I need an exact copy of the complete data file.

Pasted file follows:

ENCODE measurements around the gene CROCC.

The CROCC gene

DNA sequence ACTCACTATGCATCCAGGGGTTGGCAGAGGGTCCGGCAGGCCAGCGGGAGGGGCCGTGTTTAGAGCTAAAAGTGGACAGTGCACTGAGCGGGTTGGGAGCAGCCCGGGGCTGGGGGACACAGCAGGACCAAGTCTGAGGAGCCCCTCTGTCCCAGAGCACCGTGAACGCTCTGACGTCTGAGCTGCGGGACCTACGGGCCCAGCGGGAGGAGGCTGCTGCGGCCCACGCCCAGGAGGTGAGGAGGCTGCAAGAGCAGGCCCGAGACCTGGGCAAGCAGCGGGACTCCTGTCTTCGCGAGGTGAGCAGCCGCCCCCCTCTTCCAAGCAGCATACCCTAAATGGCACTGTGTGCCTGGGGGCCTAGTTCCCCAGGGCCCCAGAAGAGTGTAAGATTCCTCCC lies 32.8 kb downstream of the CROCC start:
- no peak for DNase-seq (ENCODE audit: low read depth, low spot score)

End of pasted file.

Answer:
ENCODE measurements around the gene CROCC.

The CROCC gene

DNA sequence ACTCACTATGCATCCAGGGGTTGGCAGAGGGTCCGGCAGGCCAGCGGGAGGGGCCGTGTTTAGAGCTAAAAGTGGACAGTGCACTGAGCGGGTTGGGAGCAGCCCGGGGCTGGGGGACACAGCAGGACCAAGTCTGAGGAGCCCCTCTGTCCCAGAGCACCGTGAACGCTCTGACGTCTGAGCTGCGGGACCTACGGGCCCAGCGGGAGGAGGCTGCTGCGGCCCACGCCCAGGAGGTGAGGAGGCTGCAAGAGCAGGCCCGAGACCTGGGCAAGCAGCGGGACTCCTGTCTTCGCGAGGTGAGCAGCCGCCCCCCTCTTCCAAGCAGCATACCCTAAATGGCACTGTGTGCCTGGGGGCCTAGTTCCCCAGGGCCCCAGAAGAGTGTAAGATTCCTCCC lies 32.8 kb downstream of the CROCC start:
- no peak for DNase-seq (ENCODE audit: low read depth, low spot score)